Does your teenager have a history of doing poorly on standardized tests?

It's time for them to try a different approach.
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It's incredibly frustrating for a student to want to get better, but simply not know how.

And for kids with a history of struggling on standardized tests, that frustration can get compounded with the pressures of junior and senior year.

What happens if that weak track record continues in spite of classes and tutoring? Will it limit the opportunities your teenager may be able to pursue? Will it discourage them enough that they conclude they're simply a "bad test-taker," and that they shouldn't bother?

Don't worry.

We've found that it can make a huge difference for a teenager to approach standardized tests as a game of skill.

In fact, students can learn to approach any learning challenge as a game of skill that they can enjoy and master. And when they do, not only do their SATs and ACTs improve, but their performance in other academic areas does, too!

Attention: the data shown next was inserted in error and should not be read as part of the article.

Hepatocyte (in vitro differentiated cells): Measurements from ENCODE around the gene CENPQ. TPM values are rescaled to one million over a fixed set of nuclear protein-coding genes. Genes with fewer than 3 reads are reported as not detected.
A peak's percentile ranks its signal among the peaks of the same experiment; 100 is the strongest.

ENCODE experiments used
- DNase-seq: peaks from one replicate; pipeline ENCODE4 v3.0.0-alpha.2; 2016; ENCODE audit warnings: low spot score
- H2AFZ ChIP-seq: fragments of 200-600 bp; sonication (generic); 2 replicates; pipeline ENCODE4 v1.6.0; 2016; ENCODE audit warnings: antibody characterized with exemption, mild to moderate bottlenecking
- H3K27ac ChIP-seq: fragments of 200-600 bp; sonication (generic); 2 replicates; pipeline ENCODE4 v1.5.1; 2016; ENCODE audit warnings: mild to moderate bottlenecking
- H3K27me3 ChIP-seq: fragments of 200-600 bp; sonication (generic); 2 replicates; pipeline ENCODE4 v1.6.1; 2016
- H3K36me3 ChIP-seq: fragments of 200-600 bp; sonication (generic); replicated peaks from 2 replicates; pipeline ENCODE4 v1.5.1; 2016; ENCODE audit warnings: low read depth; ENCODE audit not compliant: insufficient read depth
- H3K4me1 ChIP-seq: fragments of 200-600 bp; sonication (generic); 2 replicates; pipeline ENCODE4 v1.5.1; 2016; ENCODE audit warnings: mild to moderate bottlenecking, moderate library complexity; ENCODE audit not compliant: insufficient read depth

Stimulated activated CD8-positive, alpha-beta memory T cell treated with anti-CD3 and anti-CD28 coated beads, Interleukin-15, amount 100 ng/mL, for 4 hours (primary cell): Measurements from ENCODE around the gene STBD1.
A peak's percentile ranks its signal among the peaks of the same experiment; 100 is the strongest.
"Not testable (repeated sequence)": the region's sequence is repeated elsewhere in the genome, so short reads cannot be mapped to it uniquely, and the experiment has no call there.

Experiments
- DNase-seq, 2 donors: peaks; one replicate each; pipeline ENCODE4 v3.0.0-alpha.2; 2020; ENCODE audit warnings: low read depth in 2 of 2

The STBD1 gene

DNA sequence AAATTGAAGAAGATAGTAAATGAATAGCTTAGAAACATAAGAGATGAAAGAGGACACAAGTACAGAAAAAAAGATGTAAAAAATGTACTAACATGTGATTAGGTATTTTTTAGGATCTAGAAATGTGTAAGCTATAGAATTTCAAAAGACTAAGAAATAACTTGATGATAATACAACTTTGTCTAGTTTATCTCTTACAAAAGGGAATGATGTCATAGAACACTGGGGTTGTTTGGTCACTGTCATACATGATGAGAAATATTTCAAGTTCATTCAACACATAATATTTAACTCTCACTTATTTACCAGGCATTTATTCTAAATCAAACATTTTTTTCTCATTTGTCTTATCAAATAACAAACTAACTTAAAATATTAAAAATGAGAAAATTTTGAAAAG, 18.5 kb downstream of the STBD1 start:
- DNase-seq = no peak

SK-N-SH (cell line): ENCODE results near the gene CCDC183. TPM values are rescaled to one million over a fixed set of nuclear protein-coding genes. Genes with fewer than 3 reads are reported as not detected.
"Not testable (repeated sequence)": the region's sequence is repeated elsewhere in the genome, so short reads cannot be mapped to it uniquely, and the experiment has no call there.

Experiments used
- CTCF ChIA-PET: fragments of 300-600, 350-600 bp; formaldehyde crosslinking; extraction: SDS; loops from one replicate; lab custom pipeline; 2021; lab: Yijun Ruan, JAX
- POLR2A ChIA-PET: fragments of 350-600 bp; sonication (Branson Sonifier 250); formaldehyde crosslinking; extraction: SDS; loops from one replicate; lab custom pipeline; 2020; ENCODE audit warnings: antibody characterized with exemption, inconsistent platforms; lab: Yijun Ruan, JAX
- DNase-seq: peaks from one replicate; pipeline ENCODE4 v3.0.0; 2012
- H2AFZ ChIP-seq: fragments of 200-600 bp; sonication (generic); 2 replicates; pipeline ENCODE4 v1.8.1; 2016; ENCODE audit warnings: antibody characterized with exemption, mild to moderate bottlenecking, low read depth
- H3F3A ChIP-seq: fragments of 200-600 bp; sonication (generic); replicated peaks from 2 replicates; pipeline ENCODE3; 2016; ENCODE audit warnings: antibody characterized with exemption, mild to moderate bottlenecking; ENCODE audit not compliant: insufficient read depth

We have helped countless teenagers look at the standardized test game in a new light—as a game of skill—and helped them not only improve their scores, but become more confident in their own abilities on standardized tests, in high school, and beyond.

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Our students' stories

Whether they've "always been bad at standardized tests," or get too anxious to do their best work on important exams, or there's just one specific weakness in their skill set holding them back, we've been there to help them learn new skills and thrive.

their stories

"Dear Steve,
I want to thank you for working with Matt. Not only did you help him increase his test scores, you also helped boost his confidence in himself. I found that there was improvement in his overall grades after working with you. He had the confidence to continue to challenge himself in his senior year with AP and college credit courses."
- Diana P.

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